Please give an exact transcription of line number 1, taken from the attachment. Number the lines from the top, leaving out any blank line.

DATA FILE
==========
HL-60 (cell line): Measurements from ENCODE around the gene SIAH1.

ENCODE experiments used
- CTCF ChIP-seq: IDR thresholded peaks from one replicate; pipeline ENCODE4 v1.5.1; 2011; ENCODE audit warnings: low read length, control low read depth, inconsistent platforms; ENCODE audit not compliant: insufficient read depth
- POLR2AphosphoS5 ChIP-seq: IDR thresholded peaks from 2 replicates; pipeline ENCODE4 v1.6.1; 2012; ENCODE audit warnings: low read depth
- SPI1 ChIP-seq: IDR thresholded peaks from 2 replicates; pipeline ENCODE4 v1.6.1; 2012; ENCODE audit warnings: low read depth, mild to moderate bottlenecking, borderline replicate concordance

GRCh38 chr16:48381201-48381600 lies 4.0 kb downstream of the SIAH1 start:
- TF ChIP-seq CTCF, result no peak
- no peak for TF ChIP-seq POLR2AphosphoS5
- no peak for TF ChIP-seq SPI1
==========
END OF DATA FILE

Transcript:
HL-60 (cell line): Measurements from ENCODE around the gene SIAH1.